8. Sabre

    DR verses KLR

    The KLR rates at 41 hp, the DR at 35 or 36 hp. However, torque curves will be more meaningful, and gearing differences will play a much larger factor in whether either is more suitable for you than will horsepower. The DR weighs in at about 14 lbs less than the KLR (dry). Given that the KLR comes stock with that big tank and a cooling system, the wet weights differ a fair amount more, reducing any meaningful differences in those horsepower ratings.
  9. Sabre

    DR verses KLR

    The KLR edges the DR in: seat comfort, roadability, water-cooling (if that counts to you). The DR edges the KLR in: off-roadability, lower/lighter, air-cooling (if you're afraid of the radiator). Both are older, proven designs with large aftermarket support. Mostly comes down to personal preference...that are those with a good case of MBD who have both!
  10. Sabre

    Plating your bike?

    Try a search of the archives for answers to this question. The short version is is that it is virtually impossible to plate an off-road motorcycle in Washington UNLESS: 1) you are transferring a plated title from another state; or 2) you are plating a KTM that does not mention "for off-road use only" on its manufacturer's certificate of origin. To be legal in WA, you need working lights including brake lights, two mirrors, a horn, DOT rubber, and a legal muffler. You do not need turn signals. Check those archives...some folks have stories about getting around the rules, including buying new in British Columbia and then importing.
  11. Sabre

    KLR650 newbie

    A friend recently got a new KLR that had the same symptom. He tracked it down to a loose mounting of the HORN! (Mine has long since crusted over with dirt and grime, so nothing rattles) Seriously, get yourself some blue Locktite and start going over everything, especially that speedo cable. The old girl does tend to shake things loose!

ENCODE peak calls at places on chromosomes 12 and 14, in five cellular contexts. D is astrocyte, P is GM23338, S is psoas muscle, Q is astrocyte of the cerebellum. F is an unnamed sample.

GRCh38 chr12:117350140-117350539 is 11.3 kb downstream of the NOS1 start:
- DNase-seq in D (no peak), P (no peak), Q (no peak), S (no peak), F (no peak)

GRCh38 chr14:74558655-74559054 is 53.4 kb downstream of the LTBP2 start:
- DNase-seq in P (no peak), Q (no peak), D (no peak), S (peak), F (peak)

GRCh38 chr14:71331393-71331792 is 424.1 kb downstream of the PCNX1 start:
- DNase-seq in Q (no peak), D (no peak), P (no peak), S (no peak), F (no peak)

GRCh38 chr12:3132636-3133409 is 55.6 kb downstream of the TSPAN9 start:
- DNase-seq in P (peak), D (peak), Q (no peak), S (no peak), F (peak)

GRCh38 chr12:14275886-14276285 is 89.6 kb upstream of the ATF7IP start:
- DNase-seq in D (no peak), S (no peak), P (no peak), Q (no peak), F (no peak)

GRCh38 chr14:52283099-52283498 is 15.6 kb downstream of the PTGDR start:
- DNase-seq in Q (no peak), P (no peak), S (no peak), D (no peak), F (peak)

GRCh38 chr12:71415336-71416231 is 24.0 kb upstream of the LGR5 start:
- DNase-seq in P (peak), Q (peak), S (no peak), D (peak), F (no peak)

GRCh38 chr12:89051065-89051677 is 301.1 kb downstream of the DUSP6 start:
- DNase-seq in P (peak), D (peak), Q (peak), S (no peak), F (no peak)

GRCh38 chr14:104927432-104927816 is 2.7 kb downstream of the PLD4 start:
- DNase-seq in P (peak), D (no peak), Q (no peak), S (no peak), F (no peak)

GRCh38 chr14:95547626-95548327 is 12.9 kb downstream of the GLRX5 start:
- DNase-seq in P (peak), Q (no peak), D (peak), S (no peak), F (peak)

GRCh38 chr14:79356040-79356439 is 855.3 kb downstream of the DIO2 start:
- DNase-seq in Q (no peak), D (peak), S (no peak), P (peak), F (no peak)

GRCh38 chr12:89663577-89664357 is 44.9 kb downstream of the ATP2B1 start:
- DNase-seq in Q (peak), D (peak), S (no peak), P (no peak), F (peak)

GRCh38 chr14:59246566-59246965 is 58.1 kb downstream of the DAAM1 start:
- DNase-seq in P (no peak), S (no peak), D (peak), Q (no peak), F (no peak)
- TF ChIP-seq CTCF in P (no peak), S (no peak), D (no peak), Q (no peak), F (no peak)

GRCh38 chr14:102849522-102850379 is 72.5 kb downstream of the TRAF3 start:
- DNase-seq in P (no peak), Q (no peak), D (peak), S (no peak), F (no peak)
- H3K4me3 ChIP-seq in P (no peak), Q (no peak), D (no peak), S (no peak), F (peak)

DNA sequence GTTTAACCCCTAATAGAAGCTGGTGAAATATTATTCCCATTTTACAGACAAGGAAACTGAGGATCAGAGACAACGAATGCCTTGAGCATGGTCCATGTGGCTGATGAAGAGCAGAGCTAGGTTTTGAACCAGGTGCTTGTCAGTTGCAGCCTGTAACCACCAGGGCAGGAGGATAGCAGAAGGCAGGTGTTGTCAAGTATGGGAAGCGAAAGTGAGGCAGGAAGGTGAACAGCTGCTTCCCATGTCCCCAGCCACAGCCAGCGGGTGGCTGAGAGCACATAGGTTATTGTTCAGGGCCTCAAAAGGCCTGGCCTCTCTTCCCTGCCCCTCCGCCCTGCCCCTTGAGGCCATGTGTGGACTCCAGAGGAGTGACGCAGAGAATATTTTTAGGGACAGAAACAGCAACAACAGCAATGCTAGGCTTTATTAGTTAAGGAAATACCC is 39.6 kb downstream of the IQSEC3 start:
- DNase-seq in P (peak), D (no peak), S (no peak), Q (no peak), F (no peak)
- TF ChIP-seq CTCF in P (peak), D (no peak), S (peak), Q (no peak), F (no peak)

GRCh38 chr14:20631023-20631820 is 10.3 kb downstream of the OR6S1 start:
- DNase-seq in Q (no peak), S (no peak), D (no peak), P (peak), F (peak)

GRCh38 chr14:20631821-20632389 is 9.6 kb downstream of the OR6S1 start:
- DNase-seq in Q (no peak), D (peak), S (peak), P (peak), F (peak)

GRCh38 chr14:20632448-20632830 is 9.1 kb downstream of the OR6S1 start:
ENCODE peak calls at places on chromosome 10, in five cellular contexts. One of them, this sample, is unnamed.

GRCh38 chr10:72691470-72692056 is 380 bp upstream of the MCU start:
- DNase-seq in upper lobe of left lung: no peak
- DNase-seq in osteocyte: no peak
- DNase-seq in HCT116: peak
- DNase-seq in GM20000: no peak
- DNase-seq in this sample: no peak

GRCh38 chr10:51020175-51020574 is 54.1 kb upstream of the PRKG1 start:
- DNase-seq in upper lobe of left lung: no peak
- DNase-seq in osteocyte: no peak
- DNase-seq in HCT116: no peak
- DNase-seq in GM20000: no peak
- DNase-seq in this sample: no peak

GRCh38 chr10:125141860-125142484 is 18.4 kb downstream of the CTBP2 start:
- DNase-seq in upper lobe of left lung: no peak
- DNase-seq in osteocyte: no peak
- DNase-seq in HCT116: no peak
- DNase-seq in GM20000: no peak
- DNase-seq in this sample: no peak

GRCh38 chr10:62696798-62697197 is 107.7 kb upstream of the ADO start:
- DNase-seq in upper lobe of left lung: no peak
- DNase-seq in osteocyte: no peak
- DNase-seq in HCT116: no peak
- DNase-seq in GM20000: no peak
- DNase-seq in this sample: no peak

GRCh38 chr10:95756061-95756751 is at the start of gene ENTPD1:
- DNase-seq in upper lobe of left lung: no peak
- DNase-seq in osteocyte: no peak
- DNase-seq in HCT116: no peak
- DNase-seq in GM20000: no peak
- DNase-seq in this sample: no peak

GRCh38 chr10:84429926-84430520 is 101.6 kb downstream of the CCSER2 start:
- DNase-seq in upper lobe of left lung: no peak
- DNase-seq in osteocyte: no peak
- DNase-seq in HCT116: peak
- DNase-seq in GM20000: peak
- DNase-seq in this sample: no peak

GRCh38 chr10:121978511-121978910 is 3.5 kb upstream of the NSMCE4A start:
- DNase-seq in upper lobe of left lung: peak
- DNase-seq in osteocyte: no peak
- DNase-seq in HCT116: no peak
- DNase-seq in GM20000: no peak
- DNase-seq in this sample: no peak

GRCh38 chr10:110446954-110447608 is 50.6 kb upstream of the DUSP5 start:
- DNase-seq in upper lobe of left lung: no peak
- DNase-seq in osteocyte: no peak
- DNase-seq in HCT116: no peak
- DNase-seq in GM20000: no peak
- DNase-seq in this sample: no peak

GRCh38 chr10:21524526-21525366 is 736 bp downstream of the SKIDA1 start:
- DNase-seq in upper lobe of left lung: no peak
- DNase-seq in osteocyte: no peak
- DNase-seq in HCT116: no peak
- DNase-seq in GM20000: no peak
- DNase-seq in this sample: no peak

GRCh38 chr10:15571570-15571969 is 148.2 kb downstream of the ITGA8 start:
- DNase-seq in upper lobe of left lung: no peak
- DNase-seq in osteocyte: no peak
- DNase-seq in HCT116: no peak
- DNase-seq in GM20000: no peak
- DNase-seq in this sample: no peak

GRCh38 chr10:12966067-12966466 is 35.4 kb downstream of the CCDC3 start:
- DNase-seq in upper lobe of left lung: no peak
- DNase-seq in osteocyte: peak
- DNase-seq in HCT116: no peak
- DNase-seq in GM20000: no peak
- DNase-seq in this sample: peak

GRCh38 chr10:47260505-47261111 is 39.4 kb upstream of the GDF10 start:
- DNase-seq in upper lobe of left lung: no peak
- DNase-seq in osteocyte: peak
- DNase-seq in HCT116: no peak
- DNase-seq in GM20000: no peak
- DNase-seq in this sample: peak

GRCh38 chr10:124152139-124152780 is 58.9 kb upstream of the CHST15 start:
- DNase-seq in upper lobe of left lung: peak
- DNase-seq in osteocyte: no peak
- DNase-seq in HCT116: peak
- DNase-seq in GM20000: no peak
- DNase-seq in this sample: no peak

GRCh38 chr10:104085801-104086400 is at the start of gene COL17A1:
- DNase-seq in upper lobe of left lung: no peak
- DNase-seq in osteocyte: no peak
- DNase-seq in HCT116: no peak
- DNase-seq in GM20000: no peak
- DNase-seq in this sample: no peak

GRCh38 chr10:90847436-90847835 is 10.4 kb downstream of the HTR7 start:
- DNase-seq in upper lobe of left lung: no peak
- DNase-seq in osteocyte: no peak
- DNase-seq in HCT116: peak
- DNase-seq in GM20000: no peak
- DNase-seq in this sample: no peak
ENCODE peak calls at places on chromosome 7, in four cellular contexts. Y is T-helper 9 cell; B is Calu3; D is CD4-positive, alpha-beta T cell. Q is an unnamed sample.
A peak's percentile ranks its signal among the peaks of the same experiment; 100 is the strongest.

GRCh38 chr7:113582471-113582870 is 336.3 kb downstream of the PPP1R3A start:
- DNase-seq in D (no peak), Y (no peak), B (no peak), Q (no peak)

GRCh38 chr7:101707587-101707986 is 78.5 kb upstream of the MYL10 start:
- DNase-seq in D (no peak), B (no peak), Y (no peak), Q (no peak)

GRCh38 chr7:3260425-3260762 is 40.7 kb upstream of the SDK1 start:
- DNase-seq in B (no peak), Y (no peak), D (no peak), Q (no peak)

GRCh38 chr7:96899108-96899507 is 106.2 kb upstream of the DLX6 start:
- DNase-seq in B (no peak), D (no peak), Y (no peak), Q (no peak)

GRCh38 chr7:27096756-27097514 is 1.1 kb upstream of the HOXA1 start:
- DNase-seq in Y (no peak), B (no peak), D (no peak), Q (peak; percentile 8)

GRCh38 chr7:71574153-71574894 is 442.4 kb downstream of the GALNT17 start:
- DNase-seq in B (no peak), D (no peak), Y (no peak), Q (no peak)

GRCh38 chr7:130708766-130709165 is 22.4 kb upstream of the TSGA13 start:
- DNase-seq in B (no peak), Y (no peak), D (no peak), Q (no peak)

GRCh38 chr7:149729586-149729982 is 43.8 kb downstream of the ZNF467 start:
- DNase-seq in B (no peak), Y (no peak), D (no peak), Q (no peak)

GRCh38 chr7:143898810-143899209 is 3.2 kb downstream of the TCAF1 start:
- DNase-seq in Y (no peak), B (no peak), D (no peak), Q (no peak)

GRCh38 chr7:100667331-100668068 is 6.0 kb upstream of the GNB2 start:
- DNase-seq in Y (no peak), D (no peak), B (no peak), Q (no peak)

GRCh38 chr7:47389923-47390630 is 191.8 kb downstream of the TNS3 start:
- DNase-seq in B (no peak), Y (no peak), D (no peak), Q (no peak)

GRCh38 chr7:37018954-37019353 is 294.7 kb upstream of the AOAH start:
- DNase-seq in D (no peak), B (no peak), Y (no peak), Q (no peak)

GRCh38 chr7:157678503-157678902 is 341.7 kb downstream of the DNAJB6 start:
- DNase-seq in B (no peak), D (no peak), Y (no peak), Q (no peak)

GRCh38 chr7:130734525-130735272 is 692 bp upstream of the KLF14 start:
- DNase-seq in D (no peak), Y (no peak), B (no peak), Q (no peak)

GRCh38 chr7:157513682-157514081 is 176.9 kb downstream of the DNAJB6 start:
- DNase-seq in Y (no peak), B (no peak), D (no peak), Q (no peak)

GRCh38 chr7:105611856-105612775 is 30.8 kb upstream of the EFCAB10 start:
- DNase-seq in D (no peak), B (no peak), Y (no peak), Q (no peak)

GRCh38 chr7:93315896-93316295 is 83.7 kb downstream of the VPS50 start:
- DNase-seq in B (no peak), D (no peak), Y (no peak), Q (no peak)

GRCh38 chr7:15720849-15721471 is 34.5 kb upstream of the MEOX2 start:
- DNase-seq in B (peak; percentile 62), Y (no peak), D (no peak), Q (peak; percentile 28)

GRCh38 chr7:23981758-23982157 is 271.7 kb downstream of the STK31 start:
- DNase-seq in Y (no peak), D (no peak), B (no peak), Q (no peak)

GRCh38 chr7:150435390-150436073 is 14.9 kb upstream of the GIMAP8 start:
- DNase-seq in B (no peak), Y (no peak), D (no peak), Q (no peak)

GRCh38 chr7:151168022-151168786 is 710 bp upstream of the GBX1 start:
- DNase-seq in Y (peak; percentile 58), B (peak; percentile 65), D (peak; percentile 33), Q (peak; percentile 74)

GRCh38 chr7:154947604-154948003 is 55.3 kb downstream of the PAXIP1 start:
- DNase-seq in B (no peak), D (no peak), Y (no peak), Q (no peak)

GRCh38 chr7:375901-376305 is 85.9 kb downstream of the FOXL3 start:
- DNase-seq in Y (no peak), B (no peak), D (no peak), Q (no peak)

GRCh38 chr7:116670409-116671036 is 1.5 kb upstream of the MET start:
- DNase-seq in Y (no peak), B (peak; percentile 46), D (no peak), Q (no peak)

12. Sabre


    The KLR is an OLD industrial design without a lot of inherent power gains to be had. Most quick mods can be done easily and cheaply, and mainly serve to correct the OEM overly-lean condition required by EPA. Handling mods are much more important on the old KLR. Having said that, we all like to farkle our machines, and the KLR certainly has a long and noble tradition of having aftermarket toys hung on her. One serious student of KLR mods has documented his tweaking results here: http://www.patmanracing.com/klrdyno.htm Rather than listen to people who claim to have huge increases in horsepower ("you can feel the difference!"), listen to people who have facts at their disposal. Patman does. He describes the torque increases possible with the Big Gun Q-series pipe, but cites primarily an eight-pound weight loss and good looks as the reasons he spent over $400 on one. Be forewarned, however, that plenty of honest KLR owners will tell you that, given 20-20 hindsight, they would go back and spend their money on things other than a pipe or major carb work. If you want big power, get something else.
  13. Hey, just read the book. There wasn't any catering...it was Ewan, Charlie and Claudio on three beemers and that's it. Sure, they had an SUV and minivan as support vehicles, but they only hooked up with them in certain cities and border crossings. As for not being hard...what is "hard?" A guy who's a competent street rider but who has no off-pavement experience (Ewan) takes a bloated pig of a bike like that overloaded GS and spends a lot of time in sand, mud, swamps, etc.: that's hard. It's feckin' hard. Read the passages where they cross Mongolia.
  14. Sabre

    Road trip to Canada first time

    We travel into BC every week. One thing I would recommend is a card from your insurance company that specifically states that your coverage applies in Canada. My company (USAA) sends out such cards on request. I don't know about CA, but in WA, bike insurance is not required. However, all licensed bikes in BC must carry insurance, so it's something to bear in mind. A good resource for rules as well as travel planning might be the Canadian Automobile Association, http://www.caa.ca/indexm.asp
  15. Sabre

    DRZ comfort?

    I met a guy a while back on a nice DRZ that had a beautiful custom seat. I think he said that it was by Mustang, but I may be mistaken. It was nothing like the OEM butt floss seat; this one flared out to support the "sit bones," and the guy reported that he used the bike in comfort for 200-mile round-trip commutes. Any respectable seatmaker or auto upholstery shop ought to be able to fashion a comfortable alternative to the stock seat.